Though Pinky is a pig, he is still a very important character in A Day No Pigs Would Die. He is Robert's best friend and represents everything that Robert wants in a best friend—he is obedient, playful, and never makes Robert feel different or self-conscious.

Many of Robert's hopes and dreams rest on Pinky. Almost from the moment he gets her, Robert pictures Pinky as a brood sow, giving birth to hundreds of other pigs that the family can use for food and to pay off of their debt. When Pinky turns out to be barren, Robert's dream is shattered. It means that he will have to eventually kill his best friend so that the family will be able to eat, and it also seals his fate as a farmer. With Haven gone and no pigs from Pinky, Robert will have to give up school and resign himself to the life of a farmer in order to pay off the debt that the Pecks owe on their land.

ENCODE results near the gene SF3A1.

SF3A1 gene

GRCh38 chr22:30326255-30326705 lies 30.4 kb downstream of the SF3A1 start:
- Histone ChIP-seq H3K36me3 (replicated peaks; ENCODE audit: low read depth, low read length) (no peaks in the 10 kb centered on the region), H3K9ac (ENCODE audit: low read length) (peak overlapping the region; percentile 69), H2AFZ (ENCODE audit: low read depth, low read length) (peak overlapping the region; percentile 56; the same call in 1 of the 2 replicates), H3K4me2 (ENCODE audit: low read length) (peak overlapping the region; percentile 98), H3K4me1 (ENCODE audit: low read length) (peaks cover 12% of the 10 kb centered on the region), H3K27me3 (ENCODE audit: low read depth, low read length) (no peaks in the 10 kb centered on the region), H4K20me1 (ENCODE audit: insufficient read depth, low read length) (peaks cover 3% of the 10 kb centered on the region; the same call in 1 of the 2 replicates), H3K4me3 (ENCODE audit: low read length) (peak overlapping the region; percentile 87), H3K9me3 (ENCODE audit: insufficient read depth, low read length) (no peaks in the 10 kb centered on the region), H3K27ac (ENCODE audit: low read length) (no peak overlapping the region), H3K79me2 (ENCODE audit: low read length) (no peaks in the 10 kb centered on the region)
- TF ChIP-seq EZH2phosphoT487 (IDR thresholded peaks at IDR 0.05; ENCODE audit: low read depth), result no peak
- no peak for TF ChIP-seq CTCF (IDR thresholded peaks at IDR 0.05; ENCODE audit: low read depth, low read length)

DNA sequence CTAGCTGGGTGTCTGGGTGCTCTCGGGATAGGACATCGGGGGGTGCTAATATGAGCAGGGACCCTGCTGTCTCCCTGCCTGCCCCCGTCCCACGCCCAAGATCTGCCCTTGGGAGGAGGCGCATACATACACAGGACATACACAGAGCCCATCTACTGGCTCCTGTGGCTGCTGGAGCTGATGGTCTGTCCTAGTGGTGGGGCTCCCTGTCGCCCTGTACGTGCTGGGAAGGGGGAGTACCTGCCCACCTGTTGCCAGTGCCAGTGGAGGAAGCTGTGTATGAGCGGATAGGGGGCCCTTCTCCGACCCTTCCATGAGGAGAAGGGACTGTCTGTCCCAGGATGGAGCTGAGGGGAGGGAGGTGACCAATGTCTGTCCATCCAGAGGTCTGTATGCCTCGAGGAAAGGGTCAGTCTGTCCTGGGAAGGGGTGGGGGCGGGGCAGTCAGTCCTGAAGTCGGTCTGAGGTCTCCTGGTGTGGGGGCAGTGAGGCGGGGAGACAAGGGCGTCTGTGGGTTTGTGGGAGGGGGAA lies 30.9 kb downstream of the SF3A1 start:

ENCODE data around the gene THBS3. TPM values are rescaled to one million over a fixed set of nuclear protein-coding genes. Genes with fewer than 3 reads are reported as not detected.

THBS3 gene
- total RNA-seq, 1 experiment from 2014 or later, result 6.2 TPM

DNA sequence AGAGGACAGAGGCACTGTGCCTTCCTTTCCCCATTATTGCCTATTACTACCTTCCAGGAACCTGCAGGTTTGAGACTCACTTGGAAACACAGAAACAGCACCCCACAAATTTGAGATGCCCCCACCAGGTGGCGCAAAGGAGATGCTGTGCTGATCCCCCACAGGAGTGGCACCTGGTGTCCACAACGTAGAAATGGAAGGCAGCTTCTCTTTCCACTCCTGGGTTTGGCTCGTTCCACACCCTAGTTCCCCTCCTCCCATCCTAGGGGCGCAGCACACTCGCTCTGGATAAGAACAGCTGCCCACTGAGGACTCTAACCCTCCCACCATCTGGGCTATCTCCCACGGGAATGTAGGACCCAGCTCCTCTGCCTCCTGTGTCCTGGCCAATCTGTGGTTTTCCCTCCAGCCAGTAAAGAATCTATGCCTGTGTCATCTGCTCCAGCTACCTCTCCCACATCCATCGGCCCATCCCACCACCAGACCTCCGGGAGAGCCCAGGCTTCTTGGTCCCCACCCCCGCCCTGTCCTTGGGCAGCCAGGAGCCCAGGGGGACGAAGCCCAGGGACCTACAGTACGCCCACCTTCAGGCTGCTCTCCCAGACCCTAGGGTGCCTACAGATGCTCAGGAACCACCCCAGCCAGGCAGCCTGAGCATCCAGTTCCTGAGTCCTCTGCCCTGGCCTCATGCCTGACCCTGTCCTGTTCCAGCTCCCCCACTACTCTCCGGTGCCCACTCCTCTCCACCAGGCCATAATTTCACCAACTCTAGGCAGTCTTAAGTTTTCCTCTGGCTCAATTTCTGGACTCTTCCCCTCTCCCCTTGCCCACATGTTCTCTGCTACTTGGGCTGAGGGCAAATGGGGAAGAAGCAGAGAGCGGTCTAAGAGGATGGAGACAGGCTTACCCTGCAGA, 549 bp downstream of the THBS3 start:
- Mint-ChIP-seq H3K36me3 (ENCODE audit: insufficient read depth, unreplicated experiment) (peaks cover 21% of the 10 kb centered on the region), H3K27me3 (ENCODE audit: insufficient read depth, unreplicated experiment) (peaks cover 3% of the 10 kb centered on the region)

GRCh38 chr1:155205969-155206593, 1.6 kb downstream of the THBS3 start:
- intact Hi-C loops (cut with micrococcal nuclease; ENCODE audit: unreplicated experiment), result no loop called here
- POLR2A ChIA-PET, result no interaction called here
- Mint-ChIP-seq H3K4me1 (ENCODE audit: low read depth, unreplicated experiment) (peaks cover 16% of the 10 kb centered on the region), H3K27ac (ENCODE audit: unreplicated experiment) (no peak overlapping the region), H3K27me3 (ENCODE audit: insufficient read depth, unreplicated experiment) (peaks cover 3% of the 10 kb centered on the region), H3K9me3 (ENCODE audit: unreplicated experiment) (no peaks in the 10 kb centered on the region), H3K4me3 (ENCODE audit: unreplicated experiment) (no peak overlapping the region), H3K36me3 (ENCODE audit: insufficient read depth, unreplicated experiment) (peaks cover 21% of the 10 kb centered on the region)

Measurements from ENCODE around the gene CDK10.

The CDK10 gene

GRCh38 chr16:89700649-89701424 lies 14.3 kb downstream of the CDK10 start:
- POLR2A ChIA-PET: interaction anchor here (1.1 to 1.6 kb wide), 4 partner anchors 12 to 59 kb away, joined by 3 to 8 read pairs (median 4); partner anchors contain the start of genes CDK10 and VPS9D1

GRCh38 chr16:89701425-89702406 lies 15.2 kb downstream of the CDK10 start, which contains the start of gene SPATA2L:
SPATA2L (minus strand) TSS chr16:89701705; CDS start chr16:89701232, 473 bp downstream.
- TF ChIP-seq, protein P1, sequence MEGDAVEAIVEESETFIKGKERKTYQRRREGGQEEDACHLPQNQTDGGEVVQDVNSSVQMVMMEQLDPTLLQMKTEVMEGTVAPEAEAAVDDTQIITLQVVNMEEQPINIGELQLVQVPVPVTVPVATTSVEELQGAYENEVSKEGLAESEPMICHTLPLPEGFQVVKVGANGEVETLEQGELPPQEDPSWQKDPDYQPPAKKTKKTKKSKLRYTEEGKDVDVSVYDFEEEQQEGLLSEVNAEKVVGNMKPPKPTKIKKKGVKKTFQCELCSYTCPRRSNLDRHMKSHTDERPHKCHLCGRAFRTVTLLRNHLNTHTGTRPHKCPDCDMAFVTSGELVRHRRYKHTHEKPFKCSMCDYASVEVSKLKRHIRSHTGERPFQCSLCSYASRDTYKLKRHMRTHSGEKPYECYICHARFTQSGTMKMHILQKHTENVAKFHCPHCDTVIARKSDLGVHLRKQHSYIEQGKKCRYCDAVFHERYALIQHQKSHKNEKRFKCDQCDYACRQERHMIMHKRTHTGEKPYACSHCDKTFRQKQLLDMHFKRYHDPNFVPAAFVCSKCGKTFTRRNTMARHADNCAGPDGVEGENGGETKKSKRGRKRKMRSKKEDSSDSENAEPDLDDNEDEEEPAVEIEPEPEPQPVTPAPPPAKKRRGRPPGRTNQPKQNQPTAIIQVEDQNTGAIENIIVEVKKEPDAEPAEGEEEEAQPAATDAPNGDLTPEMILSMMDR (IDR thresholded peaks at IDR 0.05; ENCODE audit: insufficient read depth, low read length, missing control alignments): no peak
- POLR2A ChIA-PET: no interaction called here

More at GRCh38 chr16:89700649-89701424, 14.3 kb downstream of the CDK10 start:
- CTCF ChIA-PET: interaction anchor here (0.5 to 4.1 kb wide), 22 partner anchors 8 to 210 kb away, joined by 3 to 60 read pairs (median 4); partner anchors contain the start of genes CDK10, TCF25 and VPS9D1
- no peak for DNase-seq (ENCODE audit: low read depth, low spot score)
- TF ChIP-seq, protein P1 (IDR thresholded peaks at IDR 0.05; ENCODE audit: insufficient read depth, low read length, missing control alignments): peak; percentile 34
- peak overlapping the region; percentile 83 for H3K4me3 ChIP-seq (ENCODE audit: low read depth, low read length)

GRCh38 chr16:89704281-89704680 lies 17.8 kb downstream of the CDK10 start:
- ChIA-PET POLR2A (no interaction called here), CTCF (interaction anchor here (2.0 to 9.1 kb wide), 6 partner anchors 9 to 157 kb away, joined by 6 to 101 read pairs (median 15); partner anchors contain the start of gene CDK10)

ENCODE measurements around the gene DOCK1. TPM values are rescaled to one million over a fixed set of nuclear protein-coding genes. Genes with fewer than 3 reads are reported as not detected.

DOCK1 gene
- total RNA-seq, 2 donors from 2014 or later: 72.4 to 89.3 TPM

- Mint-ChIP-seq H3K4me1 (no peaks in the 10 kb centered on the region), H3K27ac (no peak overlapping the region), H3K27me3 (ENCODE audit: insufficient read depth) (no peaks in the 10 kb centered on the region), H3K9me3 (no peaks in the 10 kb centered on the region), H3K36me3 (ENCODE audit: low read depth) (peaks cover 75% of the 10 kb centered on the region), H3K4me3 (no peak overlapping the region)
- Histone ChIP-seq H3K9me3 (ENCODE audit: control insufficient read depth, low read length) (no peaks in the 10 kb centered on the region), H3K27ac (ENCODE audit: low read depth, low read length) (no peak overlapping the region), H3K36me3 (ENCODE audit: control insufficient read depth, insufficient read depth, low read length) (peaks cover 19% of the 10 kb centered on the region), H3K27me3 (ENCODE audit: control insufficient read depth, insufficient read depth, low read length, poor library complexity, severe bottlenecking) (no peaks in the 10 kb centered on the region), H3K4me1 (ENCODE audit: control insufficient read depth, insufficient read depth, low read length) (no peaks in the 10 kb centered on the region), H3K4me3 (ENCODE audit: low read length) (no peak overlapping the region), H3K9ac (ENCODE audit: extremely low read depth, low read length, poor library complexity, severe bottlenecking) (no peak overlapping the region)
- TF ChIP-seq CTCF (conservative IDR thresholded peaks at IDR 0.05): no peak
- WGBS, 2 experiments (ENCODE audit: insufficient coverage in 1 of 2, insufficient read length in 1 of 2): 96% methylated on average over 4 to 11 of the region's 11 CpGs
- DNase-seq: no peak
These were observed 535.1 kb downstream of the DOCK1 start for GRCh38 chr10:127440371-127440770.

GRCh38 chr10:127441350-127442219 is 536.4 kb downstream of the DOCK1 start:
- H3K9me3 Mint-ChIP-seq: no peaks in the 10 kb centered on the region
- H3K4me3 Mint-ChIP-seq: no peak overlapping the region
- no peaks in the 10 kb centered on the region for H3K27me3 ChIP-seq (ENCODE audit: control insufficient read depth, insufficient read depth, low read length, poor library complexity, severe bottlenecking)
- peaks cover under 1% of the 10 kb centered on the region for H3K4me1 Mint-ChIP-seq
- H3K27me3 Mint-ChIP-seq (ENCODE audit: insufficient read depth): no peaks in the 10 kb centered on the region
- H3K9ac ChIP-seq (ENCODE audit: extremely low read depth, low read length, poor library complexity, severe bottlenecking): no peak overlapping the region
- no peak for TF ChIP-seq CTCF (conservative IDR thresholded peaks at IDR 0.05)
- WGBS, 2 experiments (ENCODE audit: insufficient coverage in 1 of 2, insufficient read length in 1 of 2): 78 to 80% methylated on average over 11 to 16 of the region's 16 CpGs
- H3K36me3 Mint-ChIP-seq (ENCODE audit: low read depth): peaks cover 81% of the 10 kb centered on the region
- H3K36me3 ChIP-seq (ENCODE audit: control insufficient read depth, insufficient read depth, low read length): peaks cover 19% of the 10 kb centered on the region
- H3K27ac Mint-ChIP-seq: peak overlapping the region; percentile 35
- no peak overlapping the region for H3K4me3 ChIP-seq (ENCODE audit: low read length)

The trial with Pinky also represents Robert's final rite of manhood. When Robert's father butchers Pinky, Robert comes to understand the inevitability of life and that being a man is about doing what needs to be done, no matter how hard it is.